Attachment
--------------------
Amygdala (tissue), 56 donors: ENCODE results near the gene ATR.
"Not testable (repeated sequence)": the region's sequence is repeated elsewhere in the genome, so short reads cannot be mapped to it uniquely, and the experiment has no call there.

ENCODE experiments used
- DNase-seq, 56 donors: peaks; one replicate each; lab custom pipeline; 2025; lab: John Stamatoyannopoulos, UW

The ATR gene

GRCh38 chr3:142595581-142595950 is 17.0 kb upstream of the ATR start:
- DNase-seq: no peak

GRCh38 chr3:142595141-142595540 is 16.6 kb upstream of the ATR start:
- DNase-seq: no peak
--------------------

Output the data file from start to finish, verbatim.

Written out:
Amygdala (tissue), 56 donors: ENCODE results near the gene ATR.
"Not testable (repeated sequence)": the region's sequence is repeated elsewhere in the genome, so short reads cannot be mapped to it uniquely, and the experiment has no call there.

ENCODE experiments used
- DNase-seq, 56 donors: peaks; one replicate each; lab custom pipeline; 2025; lab: John Stamatoyannopoulos, UW

The ATR gene

GRCh38 chr3:142595581-142595950 is 17.0 kb upstream of the ATR start:
- DNase-seq: no peak

GRCh38 chr3:142595141-142595540 is 16.6 kb upstream of the ATR start:
- DNase-seq: no peak